While a student pastor and doctoral studies student, I once gave all of my Sunday school teachers a copy of Wayne Grudem's "Bible Doctrine," sort of the condensed version of his systematic theology. I suppose I did something right in not giving them the whole mother load, but was it fair to expect them to actually read anything by Grudem as student group leaders? And even if it was fair, was it realistic?
Experiences like that have led me to question why any pastor would give any volunteer any resource to read. YES, pastors are called to equip the saints to do the work of the ministry, but the saints aren't reading college textbooks these days, are they? That's one of the reasons I love tools like Ministry Grid. Yet the book will never die, but many are recognizing that things must be reduced to their essentials if they are to find their way into the hands, hearts and minds of the saints doing ministry in our churches.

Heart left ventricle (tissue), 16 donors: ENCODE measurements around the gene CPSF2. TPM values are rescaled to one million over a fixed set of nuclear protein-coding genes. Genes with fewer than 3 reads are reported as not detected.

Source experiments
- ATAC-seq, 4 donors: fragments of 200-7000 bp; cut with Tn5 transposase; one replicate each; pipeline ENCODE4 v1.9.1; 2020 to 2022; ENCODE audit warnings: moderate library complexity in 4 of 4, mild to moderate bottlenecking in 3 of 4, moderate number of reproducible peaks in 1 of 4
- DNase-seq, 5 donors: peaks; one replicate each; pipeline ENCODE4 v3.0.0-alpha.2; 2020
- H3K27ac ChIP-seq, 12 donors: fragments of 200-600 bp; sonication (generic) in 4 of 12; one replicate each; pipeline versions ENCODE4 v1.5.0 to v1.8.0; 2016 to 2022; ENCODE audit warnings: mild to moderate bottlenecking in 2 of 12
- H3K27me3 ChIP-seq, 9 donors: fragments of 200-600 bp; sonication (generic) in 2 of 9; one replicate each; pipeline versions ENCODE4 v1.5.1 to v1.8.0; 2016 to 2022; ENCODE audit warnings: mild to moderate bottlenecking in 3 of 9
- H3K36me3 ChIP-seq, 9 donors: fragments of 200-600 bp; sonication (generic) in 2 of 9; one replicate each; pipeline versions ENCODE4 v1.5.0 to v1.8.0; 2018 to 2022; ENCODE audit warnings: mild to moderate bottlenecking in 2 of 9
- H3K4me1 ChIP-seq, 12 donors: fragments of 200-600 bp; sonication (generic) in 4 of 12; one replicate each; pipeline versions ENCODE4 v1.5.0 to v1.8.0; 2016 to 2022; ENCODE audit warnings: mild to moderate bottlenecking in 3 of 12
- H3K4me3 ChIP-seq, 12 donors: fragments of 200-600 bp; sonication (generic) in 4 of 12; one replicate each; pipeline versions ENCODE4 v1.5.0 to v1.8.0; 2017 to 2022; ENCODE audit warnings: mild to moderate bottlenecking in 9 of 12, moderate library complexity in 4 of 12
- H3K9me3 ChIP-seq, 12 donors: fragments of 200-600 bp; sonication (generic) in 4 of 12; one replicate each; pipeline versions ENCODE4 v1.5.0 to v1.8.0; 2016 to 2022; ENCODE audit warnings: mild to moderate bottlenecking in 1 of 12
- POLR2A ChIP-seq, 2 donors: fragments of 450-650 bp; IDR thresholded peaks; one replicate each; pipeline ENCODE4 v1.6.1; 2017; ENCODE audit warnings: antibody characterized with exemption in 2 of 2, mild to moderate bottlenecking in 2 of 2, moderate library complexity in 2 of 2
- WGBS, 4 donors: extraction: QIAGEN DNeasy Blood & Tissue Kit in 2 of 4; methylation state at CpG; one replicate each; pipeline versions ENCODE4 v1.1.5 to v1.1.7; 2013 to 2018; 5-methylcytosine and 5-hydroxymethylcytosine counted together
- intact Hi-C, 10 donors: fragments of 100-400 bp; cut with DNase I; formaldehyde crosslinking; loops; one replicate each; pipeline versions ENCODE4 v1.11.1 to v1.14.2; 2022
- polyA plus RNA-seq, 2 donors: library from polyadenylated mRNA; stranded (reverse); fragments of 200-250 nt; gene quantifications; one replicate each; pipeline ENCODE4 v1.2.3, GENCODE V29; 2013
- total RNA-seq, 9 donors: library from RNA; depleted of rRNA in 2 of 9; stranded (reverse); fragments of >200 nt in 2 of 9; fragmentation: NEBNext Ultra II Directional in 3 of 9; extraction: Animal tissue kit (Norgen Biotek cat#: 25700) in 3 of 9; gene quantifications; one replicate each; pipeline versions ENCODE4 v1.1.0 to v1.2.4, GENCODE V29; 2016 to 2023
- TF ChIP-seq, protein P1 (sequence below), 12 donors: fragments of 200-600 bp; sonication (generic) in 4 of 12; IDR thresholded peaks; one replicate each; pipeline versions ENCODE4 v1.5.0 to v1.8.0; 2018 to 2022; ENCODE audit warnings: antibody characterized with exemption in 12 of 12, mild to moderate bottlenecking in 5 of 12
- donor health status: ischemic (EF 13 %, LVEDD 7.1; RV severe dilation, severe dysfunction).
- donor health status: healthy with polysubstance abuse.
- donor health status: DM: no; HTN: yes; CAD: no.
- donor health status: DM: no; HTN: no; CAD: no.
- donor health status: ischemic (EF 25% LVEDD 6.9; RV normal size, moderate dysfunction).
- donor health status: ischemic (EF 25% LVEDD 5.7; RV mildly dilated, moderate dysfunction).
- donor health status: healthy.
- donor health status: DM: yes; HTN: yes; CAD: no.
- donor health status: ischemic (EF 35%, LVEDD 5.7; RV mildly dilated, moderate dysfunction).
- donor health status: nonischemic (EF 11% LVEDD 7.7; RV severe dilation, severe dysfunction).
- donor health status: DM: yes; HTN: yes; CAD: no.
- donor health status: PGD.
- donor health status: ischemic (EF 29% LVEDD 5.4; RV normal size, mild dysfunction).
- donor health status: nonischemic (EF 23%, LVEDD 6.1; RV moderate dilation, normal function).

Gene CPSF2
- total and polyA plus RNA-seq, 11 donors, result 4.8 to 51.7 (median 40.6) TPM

It's for this reason among many other that I recommend to you Trevin Wax's "Gospel-Centered Teaching." In about 100 small but power-packed pages, Trevin equips all small group leaders with easily-accessible, theologically-driven, gospel-loving help to make their studies and Bible discussions always about Jesus. He particularly connects well with his readers in chapter one as he establishes the many problems group leaders face. In the following chapters, rather than do something shallow (like offer a new technique, formula, or gimmick for success in small groups), Trevin calls us back to what matters most: the fact that Jesus is the one who changes lives, and that the goal of our studies must be just that and always that. All of the other problems we face find their root there.
I cannot conceive of a better tool for those who teach the Bible for any age at any level than Trevin's book. It's the best $12 investment you can make in your quest to equip the saints for the work of disciple-making.